WELC Blog: Building Community and Ecological Resiliency

I encourage you to read a fascinating if terrifying essay by William deBuys, a respected writer and thinker from my neck of the woods, northern New Mexico. His piece printed in Grist—The Least Sustainable City: Phoenix as a harbinger for our hot future—provides a grim reality check to our country’s too slow transition away from dirty fossil fuels to clean energy and too slow action to improve the resiliency of our built and natural environment to account for massive climate disruption.

As deBuys writes, exemplifying the amplifying role of climate disruption to Phoenix:

The nation’s 13th largest metropolitan area (nudging out Detroit) crams 4.3 million people into a low bowl in a hot desert, where horrific heat waves and windstorms visit it regularly. It snuggles next to the nation’s largest nuclear plant and, having exhausted local sources, it depends on an improbable infrastructure to suck water from the distant (and dwindling) Colorado River.

In Phoenix, you don’t ask: What could go wrong? You ask: What couldn’t?

And that’s the point, really. Phoenix’s multiple vulnerabilities, which are plenty daunting taken one by one, have the capacity to magnify one another, like compounding illnesses. In this regard, it’s a quintessentially modern city, a pyramid of complexities requiring large energy inputs to keep the whole apparatus humming. 

Running through a litany of water, wildfire, windstorm, and heat woes, deBuys doesn’t leave you thinking “Phoenix is a great place to live!” The kicker, though, is deBuys’ smart if sobering perspective on Phoenix’s community or, more accurately, it’s “divided” community. As deBuys’ writes, “communities that do not pull together fail to surmount their challenges.” 

I’m not comfortable with this conclusion because it signals a broader condemnation of our country’s political and social system. But it’s also a conclusion that is difficult to deny. 

The hope that we can extract from deBuys’ article is this: we have a choice. That is, we have a choice to continue on our business-as-usual trajectory or to take thoughtful, aggressive action to chart a new path that will ensure a rapid transition away from the destructive forces of fossil fuels and toward clean, renewable energy from the sun and wind.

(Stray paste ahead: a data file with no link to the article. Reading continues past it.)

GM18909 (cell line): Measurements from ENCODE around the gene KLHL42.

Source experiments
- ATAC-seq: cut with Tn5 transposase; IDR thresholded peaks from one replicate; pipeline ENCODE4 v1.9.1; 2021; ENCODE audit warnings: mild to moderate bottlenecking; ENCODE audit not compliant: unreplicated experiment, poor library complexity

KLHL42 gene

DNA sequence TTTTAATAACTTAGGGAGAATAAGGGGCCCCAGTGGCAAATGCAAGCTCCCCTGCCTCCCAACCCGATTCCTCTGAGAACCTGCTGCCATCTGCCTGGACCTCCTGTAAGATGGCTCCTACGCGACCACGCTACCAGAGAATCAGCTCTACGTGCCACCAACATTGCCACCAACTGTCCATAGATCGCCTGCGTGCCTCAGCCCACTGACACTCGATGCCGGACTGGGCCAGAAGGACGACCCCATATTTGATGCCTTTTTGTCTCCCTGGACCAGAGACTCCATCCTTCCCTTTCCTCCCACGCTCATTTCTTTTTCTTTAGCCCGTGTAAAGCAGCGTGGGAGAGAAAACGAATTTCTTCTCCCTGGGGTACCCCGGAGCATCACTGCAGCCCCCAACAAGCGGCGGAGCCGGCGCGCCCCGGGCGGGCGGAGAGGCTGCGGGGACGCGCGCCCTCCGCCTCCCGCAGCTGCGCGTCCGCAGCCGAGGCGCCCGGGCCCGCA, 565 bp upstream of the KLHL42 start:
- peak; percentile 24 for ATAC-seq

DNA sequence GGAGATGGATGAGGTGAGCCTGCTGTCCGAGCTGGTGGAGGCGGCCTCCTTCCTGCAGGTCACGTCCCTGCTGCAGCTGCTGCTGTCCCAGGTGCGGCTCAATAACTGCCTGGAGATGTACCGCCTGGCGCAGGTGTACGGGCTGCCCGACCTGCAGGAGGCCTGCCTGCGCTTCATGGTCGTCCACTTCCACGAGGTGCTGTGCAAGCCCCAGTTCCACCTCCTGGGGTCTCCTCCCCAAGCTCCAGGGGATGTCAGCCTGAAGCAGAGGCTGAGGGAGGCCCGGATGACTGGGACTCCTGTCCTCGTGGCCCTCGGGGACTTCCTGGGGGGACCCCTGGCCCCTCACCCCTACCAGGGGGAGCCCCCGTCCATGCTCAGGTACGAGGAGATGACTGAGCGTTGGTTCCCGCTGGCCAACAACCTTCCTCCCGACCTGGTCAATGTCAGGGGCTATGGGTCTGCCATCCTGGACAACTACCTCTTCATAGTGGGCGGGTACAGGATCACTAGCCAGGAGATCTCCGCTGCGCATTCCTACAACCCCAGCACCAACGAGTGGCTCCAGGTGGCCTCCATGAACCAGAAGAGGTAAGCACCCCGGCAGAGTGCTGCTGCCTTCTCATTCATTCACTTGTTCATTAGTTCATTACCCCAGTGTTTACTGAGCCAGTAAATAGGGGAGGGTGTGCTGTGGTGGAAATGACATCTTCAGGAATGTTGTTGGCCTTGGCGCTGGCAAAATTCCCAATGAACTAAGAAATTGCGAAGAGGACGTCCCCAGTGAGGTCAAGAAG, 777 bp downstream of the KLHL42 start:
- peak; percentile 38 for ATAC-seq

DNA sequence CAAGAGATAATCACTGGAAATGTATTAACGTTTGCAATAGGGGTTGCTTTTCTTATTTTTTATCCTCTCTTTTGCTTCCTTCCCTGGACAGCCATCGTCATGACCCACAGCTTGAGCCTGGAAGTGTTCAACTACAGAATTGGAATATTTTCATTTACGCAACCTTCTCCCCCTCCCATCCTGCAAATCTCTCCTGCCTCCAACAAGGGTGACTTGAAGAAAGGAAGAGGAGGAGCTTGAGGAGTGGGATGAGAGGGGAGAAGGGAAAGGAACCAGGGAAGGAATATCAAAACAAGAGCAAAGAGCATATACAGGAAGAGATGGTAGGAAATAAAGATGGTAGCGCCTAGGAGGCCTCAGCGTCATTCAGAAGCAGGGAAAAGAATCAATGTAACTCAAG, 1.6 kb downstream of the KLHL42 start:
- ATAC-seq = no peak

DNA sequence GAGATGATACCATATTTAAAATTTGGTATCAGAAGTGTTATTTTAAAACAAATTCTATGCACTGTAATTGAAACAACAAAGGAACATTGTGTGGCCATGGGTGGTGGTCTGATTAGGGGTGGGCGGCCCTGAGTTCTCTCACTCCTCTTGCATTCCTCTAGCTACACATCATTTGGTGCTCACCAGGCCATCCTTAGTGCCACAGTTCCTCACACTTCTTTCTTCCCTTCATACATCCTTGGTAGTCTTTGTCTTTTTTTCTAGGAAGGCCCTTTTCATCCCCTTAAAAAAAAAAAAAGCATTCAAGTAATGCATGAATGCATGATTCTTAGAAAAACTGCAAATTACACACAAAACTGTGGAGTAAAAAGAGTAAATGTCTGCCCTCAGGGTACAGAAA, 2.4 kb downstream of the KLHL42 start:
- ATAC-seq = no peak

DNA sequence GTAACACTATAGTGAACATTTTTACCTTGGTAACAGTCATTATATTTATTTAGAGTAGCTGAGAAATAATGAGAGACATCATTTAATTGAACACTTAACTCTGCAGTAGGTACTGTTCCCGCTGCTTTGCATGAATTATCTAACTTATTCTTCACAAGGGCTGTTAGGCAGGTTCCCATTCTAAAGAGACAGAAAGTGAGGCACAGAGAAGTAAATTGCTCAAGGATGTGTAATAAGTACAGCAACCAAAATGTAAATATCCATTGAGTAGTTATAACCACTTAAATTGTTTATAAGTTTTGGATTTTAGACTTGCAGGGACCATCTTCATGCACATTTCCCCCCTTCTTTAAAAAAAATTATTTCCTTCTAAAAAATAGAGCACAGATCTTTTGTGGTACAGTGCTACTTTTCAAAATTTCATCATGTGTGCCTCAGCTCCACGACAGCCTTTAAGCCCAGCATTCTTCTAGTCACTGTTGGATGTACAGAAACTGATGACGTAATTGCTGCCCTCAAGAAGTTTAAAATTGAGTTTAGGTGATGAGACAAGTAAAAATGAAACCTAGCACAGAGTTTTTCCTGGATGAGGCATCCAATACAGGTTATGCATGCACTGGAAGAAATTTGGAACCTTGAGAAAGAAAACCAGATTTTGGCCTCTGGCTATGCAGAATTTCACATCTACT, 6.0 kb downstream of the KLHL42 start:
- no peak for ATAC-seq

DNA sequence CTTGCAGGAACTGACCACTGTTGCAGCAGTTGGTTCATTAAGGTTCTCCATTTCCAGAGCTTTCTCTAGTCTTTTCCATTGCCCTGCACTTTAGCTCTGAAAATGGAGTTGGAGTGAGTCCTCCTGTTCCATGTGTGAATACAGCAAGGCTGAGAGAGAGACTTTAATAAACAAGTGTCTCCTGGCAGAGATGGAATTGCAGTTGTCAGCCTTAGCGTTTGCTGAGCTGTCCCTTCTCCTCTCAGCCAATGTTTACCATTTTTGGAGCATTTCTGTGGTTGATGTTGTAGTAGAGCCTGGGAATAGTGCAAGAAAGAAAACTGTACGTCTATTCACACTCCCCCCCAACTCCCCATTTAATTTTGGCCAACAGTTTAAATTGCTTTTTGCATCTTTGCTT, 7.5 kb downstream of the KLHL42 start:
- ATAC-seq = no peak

Of course, given the unsettling reality that we are now living with climate change and the wicked disruption that it is causing, we’re also going to have to seriously build the resiliency of our communities and the broader landscapes that they rest within. This means building decision-making frameworks that ensure our footprint on this fair planet does not undermine, but in fact helps protect, the planet’s ecological structure, function, and composition. And it also means that we’re going to have to think hard about our own ossified and weak governing institutions, and craft and implement plans for revitalizing our democracy.

At WELC, transitioning to a clean, renewable energy and building the resiliency of our communities and landscapes—as well as our democracy through the development and defense of our legal system—is our life’s work. Hard work. Good work. Necessary work.

So while the reality of climate change may seem dire, we still have a choice—a choice that we, at WELC, have made. A choice to forge a more beautiful, just, and durable world. 

Blog Profile

Erik Schlenker-Goodrich

Erik was appointed Executive Director in 2012. He joined WELC as an attorney in 2003 and has worked to safeguard our climate from dirty fossil fuels, promote our transition to the efficient use of carbon free, renewable energy, and protect the American West’s rivers and wildlands. Before taking over the reins, Erik served as both the director of the Southwest office (Taos, N.M.) and of WELC's Climate & Energy Program. Prior to joining WELC, he worked for The Wilderness Society as an attorney on public lands issues. Erik is a graduate of Cornell University with a B.S. in Natural Resources, and earned his law degree and an Environmental and Natural Resources Law Certificate from the University of Oregon School of Law. Erik works from our Southwest Office, 575-751-0351 x 137.

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This blog explores inside information from WELC's smart, dedicated attorneys, scientists and policy experts who have committed their lives to defending the American West. Our experts take their unique knowledge, mix it with long hours of reflection in the saddle of a bicycle, hiking a long & winding trail, paddling a river, or skiing the mountains and share with you their insights and perspectives. We hope you enjoy the results!